The first part of the comment is encouraging. There will shortly be a chance of producing large prints again (~A2 or bigger), so I will give that a go again and see how it works. I have been doing the same by:
1. Produce a draft low res rendering.
2. Measure the width of the reference node (the node that I want to make sure that it will be the "smallest" but still legible).
3. Workout the scaling
4. Apply scaling to get the final size
Which however, does not match exactly for some reason :/ Will try it again soon and let you know, I am not sure if I used inches or mm in my case and since the 72 is with reference to inches, this may have introduced the offset.
The "shrink" is not practical. It does do what it is supposed to do but for large graphs it is totally impractical. I wonder if an "implode" option would be worth considering. Shrink step, check for minimum distance, stop the nodes that are in minimum distance, shrink, check, shrink check, etc until no more nodes can be moved. And clusters can be taken into account in the imploding as well so that the layout is shrunk consistently.
Yes, the link is this one and the key options are: dpi, fixedSize, height, page etc. That is, key properties that determine the graph's appearance can be specified in physical units so that you get an idea of what the rendering is going to look like.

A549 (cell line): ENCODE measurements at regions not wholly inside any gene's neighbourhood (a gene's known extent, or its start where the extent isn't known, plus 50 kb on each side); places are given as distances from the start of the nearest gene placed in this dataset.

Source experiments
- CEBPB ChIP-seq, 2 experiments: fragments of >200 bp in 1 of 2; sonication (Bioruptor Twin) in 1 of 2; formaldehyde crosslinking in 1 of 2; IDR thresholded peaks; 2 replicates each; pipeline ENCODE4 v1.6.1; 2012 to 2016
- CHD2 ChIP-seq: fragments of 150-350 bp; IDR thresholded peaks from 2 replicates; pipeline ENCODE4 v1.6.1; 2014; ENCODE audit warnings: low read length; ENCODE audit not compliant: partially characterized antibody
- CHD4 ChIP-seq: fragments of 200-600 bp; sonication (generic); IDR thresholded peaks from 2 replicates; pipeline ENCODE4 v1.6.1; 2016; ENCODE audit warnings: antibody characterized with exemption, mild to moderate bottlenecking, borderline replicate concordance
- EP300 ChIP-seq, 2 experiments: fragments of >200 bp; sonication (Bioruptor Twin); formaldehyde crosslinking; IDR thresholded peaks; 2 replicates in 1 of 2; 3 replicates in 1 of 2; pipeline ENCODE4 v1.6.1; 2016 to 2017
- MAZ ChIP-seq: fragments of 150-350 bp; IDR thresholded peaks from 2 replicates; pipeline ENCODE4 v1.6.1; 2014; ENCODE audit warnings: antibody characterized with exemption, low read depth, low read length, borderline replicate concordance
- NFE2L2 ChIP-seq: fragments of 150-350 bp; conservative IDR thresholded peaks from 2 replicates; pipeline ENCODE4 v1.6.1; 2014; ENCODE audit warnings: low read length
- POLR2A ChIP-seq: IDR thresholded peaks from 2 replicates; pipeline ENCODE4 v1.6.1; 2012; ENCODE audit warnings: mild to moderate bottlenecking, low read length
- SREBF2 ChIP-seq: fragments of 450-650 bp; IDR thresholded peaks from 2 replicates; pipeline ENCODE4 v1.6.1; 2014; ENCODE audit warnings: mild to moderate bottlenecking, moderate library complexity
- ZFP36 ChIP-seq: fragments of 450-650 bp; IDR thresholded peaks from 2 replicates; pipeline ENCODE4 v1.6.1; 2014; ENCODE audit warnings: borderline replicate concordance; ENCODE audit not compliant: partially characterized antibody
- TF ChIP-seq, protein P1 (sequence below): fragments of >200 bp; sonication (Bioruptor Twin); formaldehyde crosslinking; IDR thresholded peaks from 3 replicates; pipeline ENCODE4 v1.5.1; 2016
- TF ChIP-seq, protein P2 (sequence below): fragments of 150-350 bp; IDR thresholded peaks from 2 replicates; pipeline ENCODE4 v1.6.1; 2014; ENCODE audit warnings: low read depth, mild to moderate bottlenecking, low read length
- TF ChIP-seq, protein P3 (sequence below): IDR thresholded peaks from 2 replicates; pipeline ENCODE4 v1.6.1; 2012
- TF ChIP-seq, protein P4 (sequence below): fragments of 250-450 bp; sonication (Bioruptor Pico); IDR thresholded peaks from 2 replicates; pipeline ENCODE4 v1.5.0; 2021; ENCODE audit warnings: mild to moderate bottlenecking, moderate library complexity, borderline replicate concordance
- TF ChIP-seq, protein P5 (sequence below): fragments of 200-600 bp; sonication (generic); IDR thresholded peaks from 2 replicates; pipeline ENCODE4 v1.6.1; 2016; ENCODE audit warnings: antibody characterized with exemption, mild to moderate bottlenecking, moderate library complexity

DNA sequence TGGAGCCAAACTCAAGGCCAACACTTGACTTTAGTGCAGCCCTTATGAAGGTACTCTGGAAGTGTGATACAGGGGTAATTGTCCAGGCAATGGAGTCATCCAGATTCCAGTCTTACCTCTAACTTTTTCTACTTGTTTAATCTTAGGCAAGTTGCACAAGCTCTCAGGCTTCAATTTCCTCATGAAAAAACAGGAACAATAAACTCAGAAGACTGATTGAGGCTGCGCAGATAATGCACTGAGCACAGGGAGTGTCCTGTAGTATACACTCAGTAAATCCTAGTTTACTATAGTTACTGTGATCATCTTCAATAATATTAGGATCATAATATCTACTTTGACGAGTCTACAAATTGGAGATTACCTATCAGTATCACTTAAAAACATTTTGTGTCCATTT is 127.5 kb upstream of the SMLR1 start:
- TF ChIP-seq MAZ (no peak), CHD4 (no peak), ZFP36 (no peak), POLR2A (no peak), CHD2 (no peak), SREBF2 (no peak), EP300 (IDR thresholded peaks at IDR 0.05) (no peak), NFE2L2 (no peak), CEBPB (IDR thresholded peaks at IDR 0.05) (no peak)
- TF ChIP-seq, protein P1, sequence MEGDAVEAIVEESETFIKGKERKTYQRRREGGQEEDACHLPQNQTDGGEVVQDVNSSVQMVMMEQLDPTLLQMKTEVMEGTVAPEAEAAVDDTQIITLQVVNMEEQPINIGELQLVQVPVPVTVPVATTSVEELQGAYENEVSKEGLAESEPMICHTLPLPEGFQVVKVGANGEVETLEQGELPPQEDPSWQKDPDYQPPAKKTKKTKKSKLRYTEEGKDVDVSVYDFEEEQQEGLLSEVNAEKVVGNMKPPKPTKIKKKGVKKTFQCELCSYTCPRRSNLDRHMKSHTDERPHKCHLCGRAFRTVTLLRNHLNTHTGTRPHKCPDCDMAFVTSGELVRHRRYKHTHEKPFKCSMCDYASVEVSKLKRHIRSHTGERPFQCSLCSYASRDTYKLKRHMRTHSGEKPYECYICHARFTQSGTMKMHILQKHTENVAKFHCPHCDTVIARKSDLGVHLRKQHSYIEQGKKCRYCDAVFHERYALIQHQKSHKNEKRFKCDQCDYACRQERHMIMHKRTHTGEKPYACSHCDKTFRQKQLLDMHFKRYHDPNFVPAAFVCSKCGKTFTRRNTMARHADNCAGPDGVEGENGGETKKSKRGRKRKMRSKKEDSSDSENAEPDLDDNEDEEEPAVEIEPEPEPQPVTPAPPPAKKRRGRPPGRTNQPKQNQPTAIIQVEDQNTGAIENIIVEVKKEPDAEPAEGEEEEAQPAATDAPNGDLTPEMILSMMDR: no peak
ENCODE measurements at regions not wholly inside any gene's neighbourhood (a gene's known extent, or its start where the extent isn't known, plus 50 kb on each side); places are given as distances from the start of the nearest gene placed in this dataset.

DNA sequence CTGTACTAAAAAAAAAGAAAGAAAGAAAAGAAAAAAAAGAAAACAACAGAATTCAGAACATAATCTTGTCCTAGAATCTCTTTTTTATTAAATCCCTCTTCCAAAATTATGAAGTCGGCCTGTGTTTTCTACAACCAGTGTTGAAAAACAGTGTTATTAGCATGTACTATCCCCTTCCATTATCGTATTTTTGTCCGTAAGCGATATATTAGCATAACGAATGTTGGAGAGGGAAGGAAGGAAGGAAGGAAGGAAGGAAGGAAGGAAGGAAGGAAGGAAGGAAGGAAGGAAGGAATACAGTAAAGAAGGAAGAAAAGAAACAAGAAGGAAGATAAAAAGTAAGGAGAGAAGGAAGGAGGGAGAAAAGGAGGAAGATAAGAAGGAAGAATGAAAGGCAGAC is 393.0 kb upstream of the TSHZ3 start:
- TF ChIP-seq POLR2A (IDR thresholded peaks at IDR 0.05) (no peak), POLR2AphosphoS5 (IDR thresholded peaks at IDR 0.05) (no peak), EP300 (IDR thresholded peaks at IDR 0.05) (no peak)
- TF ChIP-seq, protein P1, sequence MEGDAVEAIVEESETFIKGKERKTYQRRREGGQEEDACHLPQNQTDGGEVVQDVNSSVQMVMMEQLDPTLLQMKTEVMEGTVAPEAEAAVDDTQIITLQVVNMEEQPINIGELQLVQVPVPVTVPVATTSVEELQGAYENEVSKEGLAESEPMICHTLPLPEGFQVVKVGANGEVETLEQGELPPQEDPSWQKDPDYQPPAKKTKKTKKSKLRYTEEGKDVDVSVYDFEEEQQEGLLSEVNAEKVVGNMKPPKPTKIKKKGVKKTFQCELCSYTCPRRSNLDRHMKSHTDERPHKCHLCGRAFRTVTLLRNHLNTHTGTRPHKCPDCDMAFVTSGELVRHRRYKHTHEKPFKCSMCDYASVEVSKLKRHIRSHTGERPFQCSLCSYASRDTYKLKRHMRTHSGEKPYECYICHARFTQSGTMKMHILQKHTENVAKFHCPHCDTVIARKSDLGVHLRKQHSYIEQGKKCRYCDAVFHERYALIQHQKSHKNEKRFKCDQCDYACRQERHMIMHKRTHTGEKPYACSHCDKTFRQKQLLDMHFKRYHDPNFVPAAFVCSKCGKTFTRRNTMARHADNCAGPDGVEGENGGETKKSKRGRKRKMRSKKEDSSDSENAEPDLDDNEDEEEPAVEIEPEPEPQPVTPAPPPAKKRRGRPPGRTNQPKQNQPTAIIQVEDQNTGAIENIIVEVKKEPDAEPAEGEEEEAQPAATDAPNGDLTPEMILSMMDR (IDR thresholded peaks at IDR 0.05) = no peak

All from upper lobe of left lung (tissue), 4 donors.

When I design a poster for example (not necessarily for a conference), I don't design based on what I see on the screen but what this thing is going to look like in reality. So I always work with a ruler and physical scrap bits of paper if required. In Inkscape, when I am drafting the layout I can say "I want this area to be 50cm x 50cm". And the software handles everything, including the image resampling (if required) so that the image occupies the intended space (NOT its spatial resolution's space). In the bigger picture of what yEd does, this might look like a detail. But having to constantly work with derived numbers is tiring when you consider that you may have a large number of them.
All the best